The transmitter and receiver slot timing should be aligned in the time dimension to ensure that transmitted messages are not lost but are received in the assigned slot. In certain embodiments, the transmitter and receiver slot timing may be continuously synchronized. However, in other embodiments, the receiver may operate independently during the inactive state and some timing drift may occur relative to the transmitter. In such embodiments, the receiver may periodically synchronize its slot timing to that of the transmitter. In a digital cellular telephone system, for example, the receiver may acquire and track a pilot signal that the transmitter provides on a separate pilot channel. In the inactive state, the receiver may conserve power by removing power from the pilot signal tracking circuitry during the inactive state. In the inactive state, the receiver may maintain its slot timing using an internal clock source. A short time before the next occurrence of its assigned slot, the receiver may apply power to this circuitry and reacquire the pilot signal. The receiver may then realign its timing with that of the transmitter by synchronizing it to the pilot signal. In addition to applying power and reacquiring a pilot signal, the receiver may perform any other actions or initializations to prepare it to receive a message at the beginning of its assigned slot.

Each message may also contain a field indicating whether another message is forthcoming. If an additional message is forthcoming, the receiver remains in the active state into the next slot. If there are no additional messages, the receiver may immediately enter the inactive state for the remainder of the slot cycle.

In a system having multiple receivers, each receiver is pseudorandomly assigned a slot in its slot cycle. An identification number uniquely associated with the receiver may be provided to a hash function, " which pseudorandomly produces the assigned slot number.

All receivers in the system need not have the same slot cycle. Furthermore, the slot cycle of a receiver may change during operation. For example, the receiver may select a new slot cycle" and send a message to the transmitter notifying it of the new slot cycle. Although either the receiver or transmitter may change the slot cycle of the receiver, both must have the slot cycle information.

The foregoing, together with other features and advantages of the present invention, will become more apparent when referring to the following specification, claims, and accompanying drawings.

BRIEF DESCRIPTION OF THE DRAWINGS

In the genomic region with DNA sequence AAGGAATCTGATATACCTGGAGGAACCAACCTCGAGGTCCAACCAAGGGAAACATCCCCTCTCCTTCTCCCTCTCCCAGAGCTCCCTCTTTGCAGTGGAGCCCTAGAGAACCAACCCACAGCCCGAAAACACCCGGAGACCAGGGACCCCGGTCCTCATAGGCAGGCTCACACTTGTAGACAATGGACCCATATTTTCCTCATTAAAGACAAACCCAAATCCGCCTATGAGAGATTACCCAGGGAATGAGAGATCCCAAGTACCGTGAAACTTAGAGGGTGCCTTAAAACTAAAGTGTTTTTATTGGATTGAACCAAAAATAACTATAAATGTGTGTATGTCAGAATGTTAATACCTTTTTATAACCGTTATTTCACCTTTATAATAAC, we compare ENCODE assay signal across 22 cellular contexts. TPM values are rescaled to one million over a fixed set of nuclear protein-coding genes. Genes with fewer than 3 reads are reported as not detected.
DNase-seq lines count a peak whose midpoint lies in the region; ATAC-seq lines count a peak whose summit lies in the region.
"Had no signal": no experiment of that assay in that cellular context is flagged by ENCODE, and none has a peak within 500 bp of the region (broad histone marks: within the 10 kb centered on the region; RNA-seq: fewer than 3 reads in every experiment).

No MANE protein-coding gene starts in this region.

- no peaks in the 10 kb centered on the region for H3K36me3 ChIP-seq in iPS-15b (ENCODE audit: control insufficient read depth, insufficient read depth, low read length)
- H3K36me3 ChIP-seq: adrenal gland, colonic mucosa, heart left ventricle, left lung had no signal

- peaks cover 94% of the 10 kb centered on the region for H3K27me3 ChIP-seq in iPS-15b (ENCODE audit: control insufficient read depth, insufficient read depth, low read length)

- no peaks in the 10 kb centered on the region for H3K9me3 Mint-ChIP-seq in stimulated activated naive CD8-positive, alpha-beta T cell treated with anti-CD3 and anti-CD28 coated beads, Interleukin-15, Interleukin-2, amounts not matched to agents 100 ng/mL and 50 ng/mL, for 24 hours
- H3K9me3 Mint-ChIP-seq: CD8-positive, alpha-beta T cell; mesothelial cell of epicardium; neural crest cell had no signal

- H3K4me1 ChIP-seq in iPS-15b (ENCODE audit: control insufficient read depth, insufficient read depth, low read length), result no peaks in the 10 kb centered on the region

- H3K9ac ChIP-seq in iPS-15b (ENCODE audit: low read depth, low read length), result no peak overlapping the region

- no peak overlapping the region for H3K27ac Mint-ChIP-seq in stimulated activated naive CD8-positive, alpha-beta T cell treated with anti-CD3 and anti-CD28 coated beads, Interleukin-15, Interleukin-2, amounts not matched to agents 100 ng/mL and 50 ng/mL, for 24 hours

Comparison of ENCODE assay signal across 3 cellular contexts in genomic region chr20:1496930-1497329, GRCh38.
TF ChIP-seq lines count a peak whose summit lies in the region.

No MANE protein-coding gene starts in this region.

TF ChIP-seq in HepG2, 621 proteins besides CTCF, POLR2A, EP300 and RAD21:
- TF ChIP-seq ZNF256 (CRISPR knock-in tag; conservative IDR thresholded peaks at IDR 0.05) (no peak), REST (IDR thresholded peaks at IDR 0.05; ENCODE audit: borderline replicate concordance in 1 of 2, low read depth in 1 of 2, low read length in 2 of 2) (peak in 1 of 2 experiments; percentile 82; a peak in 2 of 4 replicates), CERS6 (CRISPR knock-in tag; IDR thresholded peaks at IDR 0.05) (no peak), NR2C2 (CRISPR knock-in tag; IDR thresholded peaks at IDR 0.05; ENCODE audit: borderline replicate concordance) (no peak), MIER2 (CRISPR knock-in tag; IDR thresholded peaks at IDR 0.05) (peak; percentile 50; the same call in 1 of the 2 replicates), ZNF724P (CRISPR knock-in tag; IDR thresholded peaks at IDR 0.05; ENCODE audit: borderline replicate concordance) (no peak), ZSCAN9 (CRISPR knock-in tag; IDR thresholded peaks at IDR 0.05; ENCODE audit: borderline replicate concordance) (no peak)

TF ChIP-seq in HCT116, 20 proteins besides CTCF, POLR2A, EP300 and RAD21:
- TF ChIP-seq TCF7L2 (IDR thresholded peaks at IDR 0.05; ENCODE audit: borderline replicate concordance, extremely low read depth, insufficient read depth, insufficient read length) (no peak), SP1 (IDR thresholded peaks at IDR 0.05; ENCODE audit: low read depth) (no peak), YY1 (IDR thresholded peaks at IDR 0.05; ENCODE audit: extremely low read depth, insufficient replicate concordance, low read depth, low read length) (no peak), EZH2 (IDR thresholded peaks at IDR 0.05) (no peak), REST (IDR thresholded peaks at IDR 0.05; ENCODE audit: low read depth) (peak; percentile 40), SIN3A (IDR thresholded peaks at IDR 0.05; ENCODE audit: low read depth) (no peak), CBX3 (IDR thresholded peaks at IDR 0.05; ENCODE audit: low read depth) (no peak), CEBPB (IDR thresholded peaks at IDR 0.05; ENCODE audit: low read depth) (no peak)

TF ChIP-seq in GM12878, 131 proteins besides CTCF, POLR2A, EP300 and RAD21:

For a more complete understanding of our invention, we now refer to the following detailed description of the embodiments illustrated in the accompanying drawings, wherein:

Figure 1 illustrates the slotted transmission of messages in an embodiment of the present invention having a transmitter and two receivers. Figures 2a-c illustrate the timing relationship between transmitter slot signals and receiver slot signals at successive points in time;

Figure 3 illustrates an embodiment of the present invention having a message channel and a pilot channel; Figure 4 illustrates the transition from the inactive state to the active state at the assigned slot of a receiver; and

Figures 5a-b illustrate a message having a sequence number field.

DESCRIPTION OF THE PREFERRED EMBODIMENTS

In Fig. 1, a transmitter 10 may send messages to two receivers 12 and 14. Other embodiments may have a greater or lesser number of receivers. In a digital cellular telephone system such as discussed in the above- referenced U.S. Patent and copending application, transmitter 10 is disposed in a base station or cell site (not shown) and transmits messages to receivers 12 and 14, disposed in mobile stations (not shown). The mobile stations may be cellular telephones or personal communications system (PCS) handsets. The base station transmits these messages, which may provide the mobile station with an indication of an incoming telephone call with a requirement to take special control actions, or with updated system parameters, on a "paging" channel. The paging channel transmissions are represented by the broken lines in Fig. 1. Receivers 12 and 14 have 32-bit electronic serial numbers (ESN) 16 and 18, respectively. The ESN of each receiver is different from that of all other receivers. In a cellular telephone system, a call to a cellular telephone is routed to a mobile telephone switching office (MTSO, not shown). The MTSO in turn routes the call to a base station within transmitting range of the mobile station. Either the MTSO or the base station includes means for converting the telephone number of the cellular telephone into the mobile station ESN.